I do hate to bring this up, but this is a very special time of year.
We have March Madness, when everyone is on the verge of hyperventilating about his or her favorite basketball team.
Oh, for the day when the Ohio State Buckeyes were good enough to make it to a national championship game.
Ohio State is in the lineup for the Midwest. They’re first game was against Iowa State.
That’s the kind of match which is, to me, heartbreaking.
I am a firm Ohio State supporter. But I lived for years in Iowa, so have a soft spot for that very flat, but very offering and accommodating, state.
I even was kind to some Iowa people when I encountered them at Ohio Stadium during a match with their football team.
I offer my support to anyone who has made it into the playoffs, which began March 21.
We have Gonzaga, plus lots of other teams that want to be winners.
I also have a fondness for Gonzaga, because there is a Gonzaga school in Washington, D.C. A dear friend made his way through Gonzaga, a Catholic school, where he said he mostly felt he had to be respectful and live in the truly Catholic way.
This was not easy for Mark Noone, who later became known as lead singer for the Slickee Boys, a wild rock band that toured Europe and headlined at the 9:30 Club in town.
I, unfortunately, won’t be glued to a device watching all the games.
The reason I write today is that it’s also tax time.
I have prided myself on being ahead of the crowd in getting my taxes done.
When I was in Washington, husband John would leave the heavy lifting on doing taxes to me.
I had to put together records from my business, Takoma Kitchens, and take all that to the accountant.
Then John, still a journalist, writing a book, would furnish his relevant numbers.
This did not always go smoothly.
John, a lovely writer, wasn’t too concerned about deadlines.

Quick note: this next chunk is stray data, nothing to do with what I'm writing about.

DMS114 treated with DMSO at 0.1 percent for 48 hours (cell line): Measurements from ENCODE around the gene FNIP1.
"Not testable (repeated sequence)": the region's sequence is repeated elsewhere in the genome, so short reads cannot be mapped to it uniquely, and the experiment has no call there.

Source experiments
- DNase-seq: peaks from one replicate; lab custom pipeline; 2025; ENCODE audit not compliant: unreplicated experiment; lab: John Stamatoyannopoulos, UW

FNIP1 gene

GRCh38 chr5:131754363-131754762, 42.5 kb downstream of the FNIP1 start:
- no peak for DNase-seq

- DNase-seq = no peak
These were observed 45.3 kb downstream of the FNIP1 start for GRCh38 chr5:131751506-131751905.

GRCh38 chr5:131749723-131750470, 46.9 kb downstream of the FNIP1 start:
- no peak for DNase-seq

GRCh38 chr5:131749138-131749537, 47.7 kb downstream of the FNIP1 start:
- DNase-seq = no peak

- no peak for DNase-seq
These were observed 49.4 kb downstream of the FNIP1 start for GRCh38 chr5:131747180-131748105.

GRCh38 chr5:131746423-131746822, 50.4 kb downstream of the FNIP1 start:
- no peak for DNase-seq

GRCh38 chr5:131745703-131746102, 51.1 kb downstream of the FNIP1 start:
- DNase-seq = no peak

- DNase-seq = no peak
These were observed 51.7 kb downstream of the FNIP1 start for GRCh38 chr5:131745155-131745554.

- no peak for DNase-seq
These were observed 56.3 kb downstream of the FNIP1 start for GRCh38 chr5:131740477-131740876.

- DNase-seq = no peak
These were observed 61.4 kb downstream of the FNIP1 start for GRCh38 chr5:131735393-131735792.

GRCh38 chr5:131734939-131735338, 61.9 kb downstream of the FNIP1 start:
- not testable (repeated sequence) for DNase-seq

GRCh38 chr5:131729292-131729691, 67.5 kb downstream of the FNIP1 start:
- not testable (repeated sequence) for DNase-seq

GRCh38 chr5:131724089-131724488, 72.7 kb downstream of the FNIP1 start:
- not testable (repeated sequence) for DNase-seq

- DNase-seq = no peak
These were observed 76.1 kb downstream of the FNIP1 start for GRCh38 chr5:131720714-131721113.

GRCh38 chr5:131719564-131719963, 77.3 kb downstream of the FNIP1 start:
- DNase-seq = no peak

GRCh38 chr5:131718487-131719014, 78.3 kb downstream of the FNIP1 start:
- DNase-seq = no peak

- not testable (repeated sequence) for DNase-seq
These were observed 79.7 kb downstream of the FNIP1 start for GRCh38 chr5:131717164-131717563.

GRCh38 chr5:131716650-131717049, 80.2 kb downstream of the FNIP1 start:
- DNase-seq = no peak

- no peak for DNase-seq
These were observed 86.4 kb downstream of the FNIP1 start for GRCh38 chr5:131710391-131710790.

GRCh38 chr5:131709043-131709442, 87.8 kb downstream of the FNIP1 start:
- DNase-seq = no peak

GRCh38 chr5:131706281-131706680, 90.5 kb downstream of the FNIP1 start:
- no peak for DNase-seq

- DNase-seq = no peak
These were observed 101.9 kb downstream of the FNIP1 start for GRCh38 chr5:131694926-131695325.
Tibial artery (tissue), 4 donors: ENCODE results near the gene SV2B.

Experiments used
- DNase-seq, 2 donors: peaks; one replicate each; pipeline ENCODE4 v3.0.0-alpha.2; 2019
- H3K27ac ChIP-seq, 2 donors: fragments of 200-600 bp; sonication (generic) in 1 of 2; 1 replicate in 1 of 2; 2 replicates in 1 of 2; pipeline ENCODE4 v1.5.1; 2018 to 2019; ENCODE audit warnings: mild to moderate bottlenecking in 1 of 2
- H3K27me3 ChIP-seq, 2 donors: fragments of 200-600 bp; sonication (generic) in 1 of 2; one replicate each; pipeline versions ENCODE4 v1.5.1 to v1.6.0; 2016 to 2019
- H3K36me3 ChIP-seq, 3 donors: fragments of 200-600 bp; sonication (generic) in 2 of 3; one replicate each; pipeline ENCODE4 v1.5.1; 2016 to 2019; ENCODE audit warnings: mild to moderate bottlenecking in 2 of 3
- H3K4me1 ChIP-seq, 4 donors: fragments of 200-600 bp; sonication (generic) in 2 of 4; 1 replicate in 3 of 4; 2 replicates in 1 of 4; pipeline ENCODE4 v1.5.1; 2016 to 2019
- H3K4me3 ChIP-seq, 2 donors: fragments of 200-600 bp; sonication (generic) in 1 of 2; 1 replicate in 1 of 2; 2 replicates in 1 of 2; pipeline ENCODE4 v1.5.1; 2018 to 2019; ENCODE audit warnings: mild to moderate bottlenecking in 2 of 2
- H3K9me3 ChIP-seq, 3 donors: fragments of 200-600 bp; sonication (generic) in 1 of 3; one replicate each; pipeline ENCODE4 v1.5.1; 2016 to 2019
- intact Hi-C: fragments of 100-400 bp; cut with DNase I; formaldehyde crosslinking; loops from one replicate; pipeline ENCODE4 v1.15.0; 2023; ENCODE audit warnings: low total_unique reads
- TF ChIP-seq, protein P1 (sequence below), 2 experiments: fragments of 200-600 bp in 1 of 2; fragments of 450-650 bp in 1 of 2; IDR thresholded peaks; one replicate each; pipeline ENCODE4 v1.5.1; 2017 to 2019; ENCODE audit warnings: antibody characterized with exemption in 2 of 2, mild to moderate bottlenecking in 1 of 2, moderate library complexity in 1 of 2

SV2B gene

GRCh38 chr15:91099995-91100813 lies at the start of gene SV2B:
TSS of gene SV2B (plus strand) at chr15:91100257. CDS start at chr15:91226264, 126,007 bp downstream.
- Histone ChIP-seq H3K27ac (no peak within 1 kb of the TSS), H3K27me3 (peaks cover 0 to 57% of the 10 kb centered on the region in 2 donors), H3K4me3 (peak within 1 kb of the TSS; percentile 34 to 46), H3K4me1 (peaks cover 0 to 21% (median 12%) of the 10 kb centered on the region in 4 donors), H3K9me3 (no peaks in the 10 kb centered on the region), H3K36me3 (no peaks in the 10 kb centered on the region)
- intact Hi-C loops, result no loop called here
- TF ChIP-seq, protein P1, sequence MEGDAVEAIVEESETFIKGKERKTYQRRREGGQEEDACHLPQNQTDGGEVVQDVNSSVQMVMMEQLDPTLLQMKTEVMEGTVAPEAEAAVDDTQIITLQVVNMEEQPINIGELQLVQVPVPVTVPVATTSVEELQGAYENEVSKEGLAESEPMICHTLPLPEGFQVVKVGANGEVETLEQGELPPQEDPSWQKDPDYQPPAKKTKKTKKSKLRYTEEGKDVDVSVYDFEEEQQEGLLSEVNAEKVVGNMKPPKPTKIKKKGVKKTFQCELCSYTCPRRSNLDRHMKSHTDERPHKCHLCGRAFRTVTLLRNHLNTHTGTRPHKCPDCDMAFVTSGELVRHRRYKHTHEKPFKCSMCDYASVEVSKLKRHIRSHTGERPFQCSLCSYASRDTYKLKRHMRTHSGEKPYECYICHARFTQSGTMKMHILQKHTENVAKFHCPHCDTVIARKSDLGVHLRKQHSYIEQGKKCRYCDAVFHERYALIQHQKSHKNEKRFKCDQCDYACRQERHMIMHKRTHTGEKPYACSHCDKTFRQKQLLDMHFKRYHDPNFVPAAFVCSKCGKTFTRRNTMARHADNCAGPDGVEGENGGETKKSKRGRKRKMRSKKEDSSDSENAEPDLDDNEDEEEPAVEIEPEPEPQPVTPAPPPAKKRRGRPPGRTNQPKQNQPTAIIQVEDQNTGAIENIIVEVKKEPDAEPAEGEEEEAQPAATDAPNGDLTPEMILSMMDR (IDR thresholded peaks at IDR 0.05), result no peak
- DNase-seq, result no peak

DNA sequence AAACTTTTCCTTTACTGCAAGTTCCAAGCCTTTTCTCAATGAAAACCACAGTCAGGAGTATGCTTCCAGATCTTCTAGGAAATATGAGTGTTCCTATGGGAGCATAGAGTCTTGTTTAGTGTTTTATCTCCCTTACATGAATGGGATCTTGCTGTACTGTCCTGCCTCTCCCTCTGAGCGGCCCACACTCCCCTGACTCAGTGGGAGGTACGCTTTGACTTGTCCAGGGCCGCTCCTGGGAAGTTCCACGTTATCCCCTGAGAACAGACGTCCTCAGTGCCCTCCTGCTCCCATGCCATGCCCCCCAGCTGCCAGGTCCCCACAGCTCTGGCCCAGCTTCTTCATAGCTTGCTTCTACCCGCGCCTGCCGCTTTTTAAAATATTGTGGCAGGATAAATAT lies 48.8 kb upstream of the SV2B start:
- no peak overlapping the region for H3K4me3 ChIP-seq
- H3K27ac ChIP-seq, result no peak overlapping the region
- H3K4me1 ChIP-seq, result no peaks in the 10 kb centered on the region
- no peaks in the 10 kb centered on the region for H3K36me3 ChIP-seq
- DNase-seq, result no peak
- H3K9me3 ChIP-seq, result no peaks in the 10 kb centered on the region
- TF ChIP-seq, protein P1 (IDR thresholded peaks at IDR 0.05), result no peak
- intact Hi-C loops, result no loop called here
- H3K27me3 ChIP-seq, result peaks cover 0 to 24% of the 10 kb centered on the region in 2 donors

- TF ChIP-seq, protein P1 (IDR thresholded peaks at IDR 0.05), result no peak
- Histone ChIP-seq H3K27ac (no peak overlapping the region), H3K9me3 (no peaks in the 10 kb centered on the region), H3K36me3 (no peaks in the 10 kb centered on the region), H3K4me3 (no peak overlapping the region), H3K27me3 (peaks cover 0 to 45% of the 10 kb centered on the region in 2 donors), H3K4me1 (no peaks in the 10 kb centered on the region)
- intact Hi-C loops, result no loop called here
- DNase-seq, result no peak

This is, of course, a startling thing to consider when you know he worked for a daily newspaper, where deadlines were one of those things you had to live with.
We would always get an extension of the filing deadline.
This means when I moved to Ohio, after John passed away, I was left with a horrid mash of battering tax letters from the Internal Revenue Service, saying things really needed to be cleaned up.
Here in beautiful Ohio, I found a good accountant, who did all that nasty fix-it work.
So, taxes were clarified, cleared up.
Then, working as a newspaper editor again, I was one of those persons caught in a digital fraud. Many people had data hacked. This, not a fun thing to fight.
So, the Internal Revenue Service (IRS) decided I need to have a pin number to appropriately file my taxes.
My current contact at the accountant’s office has my information together. But, I couldn’t find my pin number.
My accountant gave me a phone number. I called it. No luck.
I called another number I had saved because I would still get many notifications from the IRS.
I called that number. It had a different set of numbers you could punch if you had a specific question.
I thought I had scored because one notification said anyone with questions about PIN numbers could punch xxxxx.
I did that.
With the IRS, you get put on hold. And this insane music, probably electronically generated, plays over and over.
At 48.36 minutes, after being transferred again and again, the IRS informed me my question couldn’t be answered.
And then? The IRS hung up.
Before doing that, the IRS helpfully informed me it would be better to call on Wednesday and Thursday, when the offices wouldn’t be so busy.
Again relying on my accountant, I consulted huge piles of documents I had saved.
Call them love letters from the IRS.
Searching diligently, I, little Louise Swartzwalder, found the lonely, buried letter bearing my PIN number.
I turned that over to my accountant. She was abundantly grateful.
Turns out the document carrying that looks exactly like the numerous official looking papers the IRS had sent previously.
If you have a low threshold of tolerance for all things government oriented, you would have been guilty of the same thing as I.
Looks like the IRS?